Bad Farriers! - The Horse Forum
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post #1 of 55 Old 02-16-2010, 02:14 PM Thread Starter
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Bad Farriers!

Hey guys,
I just had the worst experience with a farrier about two months ago! Woman came very highly recommended as a Barefoot Trimmer from folks on the ranch where I board. She was fairly new to some people on the ranch, but I figured I would give her a try. Now I have a horse who was an abused horse, and you CAN NOT hit him. You can tell him stand, or yell at him and he will understand that he does something wrong, but if you hit him he gets VERY scared and will not let you near him! I had also only had him for about 4 months when she came to work on him. He had his feet done twice before when I had him though with a different farrier, and did perfectly with no issues. Well this woman comes along, and I even tell her that he was abused and needed a soft and understanding hand with NO hitting. So he does just fine with all three feet until she gets to his back right hoof. He was trying to put his foot down and she didn't even make a noise at him before hitting him FULL SWING with her filing rasp! She hit him right onthe corner of his hip, not even on the meaty part. After that he freaked out and stepped sideways and then would not let her near him. Well we both decided to have her come down on another day to finish the job. I paid her $40, and dhe left....that was my mistake. She never called back. I tried calling her for over 6 weeks every 2-4 days to try and get her out to the ranch to do his last foot. She finally got a hold of me 6 weeks later via TEXT (very unproffessional) and told me that she did not want to be behind my horse. I had no problem with that, but I wish she would have told em that BEFORE I had to wait to try to even get a hold of her. Then I sent her a text back, and requested a refund since the job was never done, and she actually calls me and yells at me like a child. Saying things like "I have no horse sense" and "my horse is too wild to be handled and tried to kill her". She also claims that he was KICKING at her face, and even had a mud mark on her hat, but I didnt see onee mark on her, plus I was holding him, I wouldve known if he kicked (pluys hes a big strong quarterhorse, i fhe wanted to kick her he WOULD have, and even so he is a "flight" not "fight" horse). She never finished the job, never gave me a refund, and verbally abused me and physically abused my horse. I just had a new farrier look at his feet yesterday to do them, and my horse was perfect as before.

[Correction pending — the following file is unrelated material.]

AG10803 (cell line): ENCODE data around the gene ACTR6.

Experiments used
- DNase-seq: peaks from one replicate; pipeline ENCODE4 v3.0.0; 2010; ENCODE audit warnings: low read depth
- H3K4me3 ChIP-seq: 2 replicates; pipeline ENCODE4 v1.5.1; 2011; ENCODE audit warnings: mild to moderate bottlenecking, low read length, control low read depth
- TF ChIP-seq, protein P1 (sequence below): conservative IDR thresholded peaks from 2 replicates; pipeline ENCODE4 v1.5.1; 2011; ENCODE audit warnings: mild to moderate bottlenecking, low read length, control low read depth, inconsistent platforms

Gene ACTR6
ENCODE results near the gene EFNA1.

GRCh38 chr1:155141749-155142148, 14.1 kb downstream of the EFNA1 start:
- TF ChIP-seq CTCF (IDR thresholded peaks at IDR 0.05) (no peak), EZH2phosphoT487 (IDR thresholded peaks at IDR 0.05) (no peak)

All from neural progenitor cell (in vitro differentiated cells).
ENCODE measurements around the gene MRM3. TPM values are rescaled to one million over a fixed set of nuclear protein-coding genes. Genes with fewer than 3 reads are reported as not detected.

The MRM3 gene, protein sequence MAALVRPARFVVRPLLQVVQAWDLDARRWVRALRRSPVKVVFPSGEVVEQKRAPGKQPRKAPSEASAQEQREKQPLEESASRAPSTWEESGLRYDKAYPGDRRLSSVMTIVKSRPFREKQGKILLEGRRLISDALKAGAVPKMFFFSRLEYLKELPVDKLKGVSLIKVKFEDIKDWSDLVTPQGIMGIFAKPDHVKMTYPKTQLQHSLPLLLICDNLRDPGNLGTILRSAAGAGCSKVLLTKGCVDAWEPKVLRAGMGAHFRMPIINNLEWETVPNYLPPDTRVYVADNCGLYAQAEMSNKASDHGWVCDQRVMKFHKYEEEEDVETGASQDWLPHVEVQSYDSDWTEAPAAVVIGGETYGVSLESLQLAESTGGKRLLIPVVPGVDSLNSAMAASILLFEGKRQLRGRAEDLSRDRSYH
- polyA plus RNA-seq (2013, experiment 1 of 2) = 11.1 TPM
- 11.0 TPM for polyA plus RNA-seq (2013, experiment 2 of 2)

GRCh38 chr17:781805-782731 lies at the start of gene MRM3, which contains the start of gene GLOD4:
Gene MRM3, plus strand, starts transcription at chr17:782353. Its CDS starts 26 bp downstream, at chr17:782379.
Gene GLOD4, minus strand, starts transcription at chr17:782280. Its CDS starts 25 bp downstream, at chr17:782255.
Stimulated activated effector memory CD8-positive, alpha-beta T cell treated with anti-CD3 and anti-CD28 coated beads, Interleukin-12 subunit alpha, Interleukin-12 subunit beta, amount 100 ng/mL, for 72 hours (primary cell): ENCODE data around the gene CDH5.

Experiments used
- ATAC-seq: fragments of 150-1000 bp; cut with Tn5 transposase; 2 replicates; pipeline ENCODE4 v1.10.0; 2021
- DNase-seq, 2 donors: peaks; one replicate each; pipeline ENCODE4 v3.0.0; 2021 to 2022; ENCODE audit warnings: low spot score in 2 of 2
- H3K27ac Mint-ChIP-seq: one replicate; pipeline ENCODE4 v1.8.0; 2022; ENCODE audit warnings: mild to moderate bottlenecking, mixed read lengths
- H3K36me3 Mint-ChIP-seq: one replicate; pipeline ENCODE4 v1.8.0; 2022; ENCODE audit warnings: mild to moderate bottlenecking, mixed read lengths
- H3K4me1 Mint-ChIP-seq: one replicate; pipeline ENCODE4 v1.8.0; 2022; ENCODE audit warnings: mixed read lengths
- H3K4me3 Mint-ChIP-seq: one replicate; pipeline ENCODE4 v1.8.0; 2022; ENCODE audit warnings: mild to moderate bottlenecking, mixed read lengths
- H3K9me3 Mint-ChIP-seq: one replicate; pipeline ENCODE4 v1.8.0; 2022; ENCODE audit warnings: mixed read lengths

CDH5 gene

Has anyone else had horror stories with their farrier? I was absolutely appalled by this woman's behavior and even had to report her for her actions! Thoughts?

PS: Before any farriers reply, I did apologize to her the day of for him "acting up", though he definitely was not kicking. It was the end of the day, so I think she had a rough day and ended up taking it out on the horse, and then later on me. I am very concerned for the welfare of my farrier when they are under my horse, and I would never put them under a horse that I believed might cause them harm. Though I am still concerned about the welfare of my horse as well, I do understand in full that the hroses training is my job and not the farriers. Plus I told her the whole scoop about my horse and his background, so that she knew that he could not be hit, and she did so anyway.

Last edited by nrhareiner; 02-16-2010 at 02:19 PM.
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post #2 of 55 Old 02-16-2010, 02:28 PM
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If someone needs/wants the name of the farrier in question please do it through PM. Thanks

-I'm so busy... I don't know if I found a rope or lost my horse.
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post #3 of 55 Old 02-16-2010, 02:34 PM
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Did you call any of her references? How long had she been "trimming"? You have to spend as much time picking a farrier as you would a used car. Also is she a liscenced farrier and with whom is she liscensed? Too many people buy some tools and print business cards and call themselves farriers and the worst of them call themselves barefoot trimmers because they have less tools to buy that way.

The Op has learned her lesson but to all the people that read this :All trainers and farriers and vets are NOT created equal so do your homework and be a responsible consumer.

There's nothing like the Rockies in the springtime... Nothing like the freedom in the air... And there ain't nothing better than draggin calves to the fire and there's nothing like the smell of burning hair. -Brenn Hill
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post #4 of 55 Old 02-16-2010, 02:39 PM
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Originally Posted by Reaver View Post
I was absolutely appalled by this woman's behavior and even had to report her for her actions!
Report her to who?

Unless it weighs a ton... it's just a horse. Draft horse motto.
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post #5 of 55 Old 02-16-2010, 02:58 PM
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That sucks, some people just don't have a lot of patience with animals. Our local vet, despite him being very very good and knowing his job, can be quite rough with the horses and give them a belt if they move at all. He's a horribly grumpy person to begin with, but he's a lot better than some other vets around.